Independence,Well-being and Choice: Our vision for the future of social care for adults in England
21 March 2005

 

The long-awaited Green Paper on the radical reform of adult social care was published by the Department of Health on 21 March 2005. Older people using social care and other local authority services will be given individual budgets so that they can buy in the services they need. More information on the content of the Green Paper, responses to the Green Paper consultation, and the public consultation process Your Health, Your Care, Your Say leading to the publication of the White Paper on improving community health and care services due to be published in early 2006.

 

Opportunity Age: Meeting the challenges of ageing in the 21st century

23 March 2005

The first ever cross-government strategy that looks specifically at the issues facing British society as people live longer, healthier lives was presented by the Department for Work and Pensions on 23 March 2005. It addresses extending people's working lives, supporting active ageing in the community and giving people more choice and independence, especially 'shedding the stereotypes' that surround older people. In October 2008 the DWP announced plans to refresh the strategy and on 25 November issued a discussion paper Preparing for our Ageing Society - see above to access the paper. More ...

 

Excluded Older People:Social Exclusion Unit interim report

15 March 2005

The continued importance of addressing pensioner poverty is one of the issues highlighted in the interim report on social exclusion, which was produced after consultation with older people, service providers, and academics by the Office of the Deputy Prime Minister on 15 March 2005. More ...

 

National Service Framework for Long Term Conditions

March 2005

This NSF sets 11 quality requirements to transform the way health and social care services support people with long-term neurological conditions to live as independently as possible. Although the NSF focuses on people with long-term neurological conditions, much of the guidance it offers can apply to anyone living with a long-term condition. More ...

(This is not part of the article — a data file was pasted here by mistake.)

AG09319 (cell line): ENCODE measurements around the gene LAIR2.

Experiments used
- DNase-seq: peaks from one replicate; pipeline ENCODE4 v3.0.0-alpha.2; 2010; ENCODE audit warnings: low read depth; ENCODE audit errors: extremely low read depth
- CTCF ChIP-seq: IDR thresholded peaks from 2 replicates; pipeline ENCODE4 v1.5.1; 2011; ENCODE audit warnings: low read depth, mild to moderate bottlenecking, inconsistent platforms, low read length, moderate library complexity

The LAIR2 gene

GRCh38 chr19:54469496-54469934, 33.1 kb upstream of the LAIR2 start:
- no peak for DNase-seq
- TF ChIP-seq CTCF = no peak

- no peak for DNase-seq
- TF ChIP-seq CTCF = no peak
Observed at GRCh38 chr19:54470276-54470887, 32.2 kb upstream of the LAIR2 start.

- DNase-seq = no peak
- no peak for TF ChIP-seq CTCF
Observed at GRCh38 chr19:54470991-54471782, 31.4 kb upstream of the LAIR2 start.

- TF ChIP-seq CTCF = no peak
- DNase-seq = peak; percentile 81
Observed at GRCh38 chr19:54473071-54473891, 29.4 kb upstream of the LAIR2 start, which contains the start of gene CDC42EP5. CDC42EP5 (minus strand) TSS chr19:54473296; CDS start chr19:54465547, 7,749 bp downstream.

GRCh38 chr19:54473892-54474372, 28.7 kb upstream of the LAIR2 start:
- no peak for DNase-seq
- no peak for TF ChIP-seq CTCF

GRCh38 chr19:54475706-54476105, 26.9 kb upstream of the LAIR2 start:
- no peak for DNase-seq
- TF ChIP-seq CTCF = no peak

Equality and Diversity: coming of age

Final consultation ended 15 October 2005

The final consultation on the draft Employment Equality (Age) Regulations 2006, was issued by the DTI in July 2005. In October 2006 the government introduced legislation outlawing age discrimination in employment and vocational training. The Age Regulations came into force on 1 October 2006. More ...

 

SPAIN (the Social Policy on Ageing Information Network) published a report What Price Care in Old Age? (July 2005) to examine what has changed three years on from its paper 'Underfunding of social care'. It argues that although the government has taken steps to address the failing system of social care for older people, rising costs have meant there is little sign of a reversal in the trend towards targeting care at ever fewer people with very high care needs. And little progress has been made in closing the gap between funding for older care recipients as compared to others.

The Wanless Review Team at the King's Fund produced Social Care Needs and Outcomes: A Background Paper for the Wanless Social Care Review. A preliminary paper to the final report, published in spring 2006, it offers an insight into the principles on which the Wanless Social Care Review is based. It scans relevant evidence around the demographic, economic and social factors which will affect social care for older people over the next twenty years; and the finances and resources which will be required to ensure comprehensive, high-quality care.

The Local Government Association's and the Association of Directors of Social Services' vision for the delivery of better social care services for older people are outlined in two important documents 'Our future in our hands: putting people at the centre of social care' and 'All our tomorrows: inverting the triangle of care'. Both these documents argue for a whole systems approach to care and a shift from acute services to a focus on prevention.

Carers UK has a range of policy briefings, practice guides and policy resources relating to key issues such as benefits and breaks for carers; and a digest of facts and figures about carers drawn from various surveys and research looking at who carers are across the UK, employment, health, age, tasks, finances and poverty, and rights. The care provided by family, friends and relatives is worth an estimated £57 billion per year - the equivalent of UK spending on the NHS.

 

Links to facts and figures about the UK ageing population: